4. How was 2011 different from other years?

-Not really that different as it was yet another year spent writing, traveling, meeting people, learning new things and enjoying life. Career-wise it was a great year: I wrote 30 long or medium-length articles for various publications, served as an assistant in a journalistic book project, did fact-checking for the United Nations Association’s Global Agenda book and got selected as a Quality Hunter by Finnair out of 2,000 applicants. So I can’t complain! But oh, I did turn the big 3-0 this summer, the number I had been dreading for years! So that was something different. But I’m still here, still kicking and having fun, so I guess it wasn’t that bad after all. 🙂  They say 30 is the new 20, and I believe that wholeheartedly. 😉

5. What song characterizes 2011 for you?

Benjai’s Trini for sure! Bring on the carnival spirit!

6. What was the best party of 2011?

Carnival in Trinidad & Tobago! It was one week of non-stop partying, as I wrote in my old blog:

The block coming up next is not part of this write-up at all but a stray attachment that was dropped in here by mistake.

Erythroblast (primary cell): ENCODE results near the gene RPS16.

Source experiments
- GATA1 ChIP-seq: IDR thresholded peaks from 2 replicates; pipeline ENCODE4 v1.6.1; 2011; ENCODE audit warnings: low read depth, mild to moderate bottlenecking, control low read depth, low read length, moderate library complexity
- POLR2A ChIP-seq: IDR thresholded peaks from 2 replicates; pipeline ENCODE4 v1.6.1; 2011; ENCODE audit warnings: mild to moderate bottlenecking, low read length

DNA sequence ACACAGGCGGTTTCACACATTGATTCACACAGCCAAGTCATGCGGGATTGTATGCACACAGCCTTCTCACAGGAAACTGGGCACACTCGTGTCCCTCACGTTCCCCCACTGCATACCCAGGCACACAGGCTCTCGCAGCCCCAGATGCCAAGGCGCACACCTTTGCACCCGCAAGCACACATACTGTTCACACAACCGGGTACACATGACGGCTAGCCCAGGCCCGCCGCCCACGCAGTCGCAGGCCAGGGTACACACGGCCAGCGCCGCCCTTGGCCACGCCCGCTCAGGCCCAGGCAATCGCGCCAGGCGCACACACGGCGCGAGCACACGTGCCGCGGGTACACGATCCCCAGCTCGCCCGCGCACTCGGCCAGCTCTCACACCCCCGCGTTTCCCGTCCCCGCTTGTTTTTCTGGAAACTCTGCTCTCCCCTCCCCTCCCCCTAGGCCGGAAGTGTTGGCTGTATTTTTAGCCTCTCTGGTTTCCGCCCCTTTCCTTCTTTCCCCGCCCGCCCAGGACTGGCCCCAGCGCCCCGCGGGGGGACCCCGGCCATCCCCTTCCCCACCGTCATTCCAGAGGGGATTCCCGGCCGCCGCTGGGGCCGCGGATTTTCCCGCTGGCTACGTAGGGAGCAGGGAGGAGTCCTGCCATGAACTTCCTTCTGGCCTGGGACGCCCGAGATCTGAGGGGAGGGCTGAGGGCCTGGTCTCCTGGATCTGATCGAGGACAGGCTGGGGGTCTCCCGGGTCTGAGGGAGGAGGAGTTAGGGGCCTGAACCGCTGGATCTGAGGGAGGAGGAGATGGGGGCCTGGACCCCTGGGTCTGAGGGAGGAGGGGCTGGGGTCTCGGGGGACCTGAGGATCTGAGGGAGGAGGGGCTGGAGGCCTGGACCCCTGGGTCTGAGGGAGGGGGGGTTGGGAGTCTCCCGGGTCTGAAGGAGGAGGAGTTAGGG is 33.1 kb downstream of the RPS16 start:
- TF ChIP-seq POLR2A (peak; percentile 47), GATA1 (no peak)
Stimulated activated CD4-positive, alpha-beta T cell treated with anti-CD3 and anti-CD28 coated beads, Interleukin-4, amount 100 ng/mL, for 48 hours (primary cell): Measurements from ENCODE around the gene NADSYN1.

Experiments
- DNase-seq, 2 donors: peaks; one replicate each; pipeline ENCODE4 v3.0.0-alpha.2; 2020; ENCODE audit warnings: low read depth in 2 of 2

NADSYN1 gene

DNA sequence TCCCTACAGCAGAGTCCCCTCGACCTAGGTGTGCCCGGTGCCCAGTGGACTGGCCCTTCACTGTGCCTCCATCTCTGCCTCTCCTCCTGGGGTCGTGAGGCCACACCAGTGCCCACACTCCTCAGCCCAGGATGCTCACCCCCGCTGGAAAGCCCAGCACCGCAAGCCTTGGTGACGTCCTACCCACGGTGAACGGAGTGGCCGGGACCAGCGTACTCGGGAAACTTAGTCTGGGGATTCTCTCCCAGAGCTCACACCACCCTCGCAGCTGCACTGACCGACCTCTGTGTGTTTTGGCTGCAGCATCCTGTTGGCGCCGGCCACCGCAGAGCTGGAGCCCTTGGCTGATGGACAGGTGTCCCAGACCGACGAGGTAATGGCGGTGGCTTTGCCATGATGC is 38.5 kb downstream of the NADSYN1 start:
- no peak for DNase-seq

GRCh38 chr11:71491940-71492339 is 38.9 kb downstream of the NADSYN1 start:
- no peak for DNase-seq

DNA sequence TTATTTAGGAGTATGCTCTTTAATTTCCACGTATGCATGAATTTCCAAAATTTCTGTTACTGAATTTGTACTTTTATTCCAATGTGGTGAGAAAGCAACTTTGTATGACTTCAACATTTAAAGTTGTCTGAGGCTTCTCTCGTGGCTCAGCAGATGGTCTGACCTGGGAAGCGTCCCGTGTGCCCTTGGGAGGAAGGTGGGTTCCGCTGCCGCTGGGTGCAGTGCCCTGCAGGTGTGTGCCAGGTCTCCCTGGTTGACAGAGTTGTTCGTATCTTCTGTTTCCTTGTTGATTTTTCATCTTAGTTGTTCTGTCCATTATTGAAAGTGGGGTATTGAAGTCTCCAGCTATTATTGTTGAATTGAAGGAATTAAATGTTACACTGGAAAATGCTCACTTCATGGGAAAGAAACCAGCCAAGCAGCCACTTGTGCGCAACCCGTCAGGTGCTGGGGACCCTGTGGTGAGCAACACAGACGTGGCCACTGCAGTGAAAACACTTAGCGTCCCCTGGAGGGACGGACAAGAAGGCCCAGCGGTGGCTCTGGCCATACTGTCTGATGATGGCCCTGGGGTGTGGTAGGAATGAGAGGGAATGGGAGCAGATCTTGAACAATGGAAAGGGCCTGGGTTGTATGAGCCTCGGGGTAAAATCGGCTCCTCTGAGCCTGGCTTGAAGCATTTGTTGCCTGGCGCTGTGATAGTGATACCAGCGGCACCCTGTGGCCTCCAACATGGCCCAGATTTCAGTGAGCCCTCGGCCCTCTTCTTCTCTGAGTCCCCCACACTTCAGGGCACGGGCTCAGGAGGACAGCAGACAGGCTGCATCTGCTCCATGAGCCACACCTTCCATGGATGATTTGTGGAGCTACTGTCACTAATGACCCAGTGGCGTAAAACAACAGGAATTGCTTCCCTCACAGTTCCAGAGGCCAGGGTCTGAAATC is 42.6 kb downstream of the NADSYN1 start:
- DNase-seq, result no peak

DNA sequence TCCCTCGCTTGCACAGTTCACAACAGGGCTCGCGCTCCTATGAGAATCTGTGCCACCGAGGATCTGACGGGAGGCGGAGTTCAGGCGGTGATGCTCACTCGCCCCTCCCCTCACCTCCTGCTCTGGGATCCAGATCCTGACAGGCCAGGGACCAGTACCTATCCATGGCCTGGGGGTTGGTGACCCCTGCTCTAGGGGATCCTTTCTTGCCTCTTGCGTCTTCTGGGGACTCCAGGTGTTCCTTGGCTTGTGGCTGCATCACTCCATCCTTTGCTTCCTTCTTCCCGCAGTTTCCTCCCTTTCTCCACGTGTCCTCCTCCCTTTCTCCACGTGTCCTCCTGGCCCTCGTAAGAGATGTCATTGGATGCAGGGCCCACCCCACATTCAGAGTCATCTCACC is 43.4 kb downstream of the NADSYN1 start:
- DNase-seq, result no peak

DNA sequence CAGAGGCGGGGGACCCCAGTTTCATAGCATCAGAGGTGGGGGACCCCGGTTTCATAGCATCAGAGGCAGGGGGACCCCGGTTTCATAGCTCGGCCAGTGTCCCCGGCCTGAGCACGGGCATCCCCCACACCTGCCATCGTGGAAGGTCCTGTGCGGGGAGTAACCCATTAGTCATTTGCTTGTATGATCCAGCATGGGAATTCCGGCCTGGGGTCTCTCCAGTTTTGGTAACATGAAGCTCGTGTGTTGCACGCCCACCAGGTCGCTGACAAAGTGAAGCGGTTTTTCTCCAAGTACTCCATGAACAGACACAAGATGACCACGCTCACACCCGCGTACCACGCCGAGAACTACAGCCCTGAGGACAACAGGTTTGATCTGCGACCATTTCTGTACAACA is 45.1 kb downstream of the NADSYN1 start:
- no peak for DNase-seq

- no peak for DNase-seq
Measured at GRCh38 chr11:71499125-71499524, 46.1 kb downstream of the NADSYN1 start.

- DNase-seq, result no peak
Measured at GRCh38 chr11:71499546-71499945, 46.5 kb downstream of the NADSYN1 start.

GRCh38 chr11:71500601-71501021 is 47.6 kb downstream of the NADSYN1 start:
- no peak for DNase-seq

“My personal favorite was the Veil breakfast party, which started at 4 a.m. on Sunday morning and went on until noon the next day (yes, the Trinis do party 24/7 during carnival!). Not many parties are more fun than those where you dance outdoors to the beats of great Soca songs, and watch the sun rise out of the horizon. Finally at noon, sunburned and all partied-out, you get home and just crash. It’s then that you know that you’ve really made the most out of your carnival, like a true Trini.”

A big thank you to my Trini friends for showing me how the islanders party it up! You have to see it to believe it.

Besides the carnival partying, there were also some epic nights in New York, Havana, Guyana’s Georgetown, Warsaw and many other places.

7. Did 2011 bring any new favorites to you? Bands, movies, food, songs, cities…?

So many! I loved all the Soca songs from carnival and I still listen to many of them weekly. Aside from Benjai’s Trini song that I mentioned above, I also grew to like this year’s Carnival Road March winner, Machel Montano’s Advantage. In the beginning of the carnival week I wasn’t a big fan, but then by the end of the week I was singing along to the frantic tune with everyone.